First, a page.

These days we have become accustomed to guns made of space-age plastic materials and chambered in tiny sub-caliber ammo. The standard M1A is built of walnut and steel and uses a powerful 7.62x51mm NATO cartridge.
Among the latest battle rifle designs is the U.S. Army M14 rifle, officially adopted in the later 1950s and intended for European warfare. While the Soviets’ post-war infantry rifle development was aimed towards intermediate cartridges 7.62x39 dubbed M43, the U.S. military modified the .30-06 Springfield or .300 Savage (depending on your source) and accepted a new 7.62×51mm NATO round, a typical, full-power battle rifle cartridge.
The M14 was used from the mid-1960s to the early 1970s, but it continued to exist as a civilian version, thanks to the Springfield Armory M1A rifle.
Best Ammo For M1A Comparison Chart
Federal - Lake City 7.62x51mm Nato 149gr XM80 FMJ Ammo Can
Federal Premium Vital-Shok Nosler Partition Centerfire Rifle Cartridges - .308 Winchester - 150 Grain
Remington Core-Lokt Centerfire Rifle Ammo
Winchester® USA Rifle Ammunition
Federal® American Eagle® Tactical® Rifle Ammunition
M1A Ammo Considerations - Aspects to Keep in Mind
Unlike a service select-fire M14, the M1A is a semi-automatic-only version, built for sport-shooting and hunting. If the basic purpose for your M1A is not recreational shooting and plinking, then the ammo type and quality are definitely factors that can make a difference regarding accuracy in the longevity of your firearm and your entire shooting experience.
The Springfield Armory M1A is designed to shoot standard factory .308 Winchester or 7.62x51 NATO ammunition, since the two types are essentially the same. In fact, there are very small differences, so 7.62x51 and .308Win are not quite the same things.
Shoulder to shoulder, the new sporting cartridge, the .308 Winchester, is nothing more than the future NATO 7.62x51mm military round. Featuring almost identical physical dimensions, the .308 and 7.62x51 are interchangeable, whereas both cartridges use an actual bullet diameter of .308 inches (7.82mm). The difference between them is inside the cartridges and refers to the case wall’s thickness and powder volume.
Another more theoretical issue can often be found on the web and refers to a different specification for cartridge primers. Unlike harder military ammo primers, the civilian ammunition utilizes primers that are more sensitive with an increased risk of primer detonation when the bolt slams forward. However, this is a very remote possibility. If you have barrel discipline when loading the rifle, then all is well.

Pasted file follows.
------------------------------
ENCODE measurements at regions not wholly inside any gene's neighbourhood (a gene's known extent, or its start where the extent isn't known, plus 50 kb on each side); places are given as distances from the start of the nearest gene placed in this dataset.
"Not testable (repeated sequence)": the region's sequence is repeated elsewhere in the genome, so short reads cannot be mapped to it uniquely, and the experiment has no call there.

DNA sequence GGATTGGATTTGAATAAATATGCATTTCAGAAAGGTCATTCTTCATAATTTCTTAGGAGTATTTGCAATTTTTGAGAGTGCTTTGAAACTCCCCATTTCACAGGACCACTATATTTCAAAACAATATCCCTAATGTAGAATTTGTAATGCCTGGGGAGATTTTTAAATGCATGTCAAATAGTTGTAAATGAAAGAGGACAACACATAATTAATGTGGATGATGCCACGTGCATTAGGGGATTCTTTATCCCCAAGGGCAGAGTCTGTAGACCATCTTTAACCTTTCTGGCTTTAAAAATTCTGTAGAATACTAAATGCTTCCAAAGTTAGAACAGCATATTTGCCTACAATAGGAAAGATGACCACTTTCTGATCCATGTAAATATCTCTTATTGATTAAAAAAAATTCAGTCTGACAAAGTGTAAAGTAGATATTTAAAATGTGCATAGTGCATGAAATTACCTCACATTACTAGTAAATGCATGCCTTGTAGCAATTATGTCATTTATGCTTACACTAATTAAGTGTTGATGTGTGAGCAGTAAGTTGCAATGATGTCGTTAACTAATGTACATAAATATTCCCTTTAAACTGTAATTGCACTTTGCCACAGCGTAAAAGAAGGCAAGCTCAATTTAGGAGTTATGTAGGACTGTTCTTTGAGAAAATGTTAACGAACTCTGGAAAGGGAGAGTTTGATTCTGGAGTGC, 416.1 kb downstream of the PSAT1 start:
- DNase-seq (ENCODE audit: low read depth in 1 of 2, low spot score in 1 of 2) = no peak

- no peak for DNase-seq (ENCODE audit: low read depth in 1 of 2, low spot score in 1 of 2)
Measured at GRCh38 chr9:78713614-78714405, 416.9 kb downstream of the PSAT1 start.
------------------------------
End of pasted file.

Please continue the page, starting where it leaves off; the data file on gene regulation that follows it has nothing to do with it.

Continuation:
Since the military rifles for 7.62x51mm NATO are designed to provide reliable feeding and operation by using ammo made all over the world, they usually have longer chamber headspace. This is the distance from the face of the bolt to a point on the chamber, which stops forward motion of the cartridge. For the 7.62x51mm NATO it is between 1.6355 and 1.6405 inches and for the sporting .308 ammunition chamber, the headspace is between 1.630 and 1.6340 inches.
While the Sporting Arms and Ammunition Manufacturers' Institute (SAAMI) does not consider it unsafe to fire the .308 ammo in weapons chambered for the NATO cartridge, to keep yourself ultra-safe, you should fire only 7.62x51m NATO in 7.62 chambered firearms and .308 Winchester in .308 rifles.
While both cartridges have similar exterior dimensions, thicker walls mean less powder capacity and lower pressure and velocity. Since the 7.62x51 round has thicker case walls than .308 Winchester cases, the commercial .308 brass can take more propellant, enabling them to be loaded to higher pressures than the military 7.62×51mm NATO.
Commercial hunting ammo can be loaded up to 62,000psi (427 MPa), whereas the 7.62 NATO rounds are loaded to a maximum average pressure of 50,000psi (344 MPa) and are proof-tested at 67,000psi (462 MPa).
A grain is an extremely small unit of measurement for mass. In the firearms niche, the grain (abbreviated "gr.") is used to measure bullet weight, and the propellant or gunpowder. Practically, it means the larger the grain, the heavier the bullet is.
While the bullets (projectiles) can weigh anywhere between 15 grains for the lightest calibers (17 HMR bullets) all the way up to 750 grains (.50 BMG), the most common type, .308 loads range from 147 to 180 grains.
While general advice is to avoid steel-cased ammo in a semi-automatic M1A, the uniform bullet weight is not so strict, but you have to stay within the golden middle. It means you should stay under 180 gr. and not use anything smaller than 147 gr., or 168 gr. when shooting past 600 yards.
As for the scope or any other gun accessory selection, the first thing to do before making a decision is to determine the purpose for your ammo.
Choosing the right .308/7.62mm bullet weight depends on your intended use of M1A, but as rough guidelines, we break it down for you.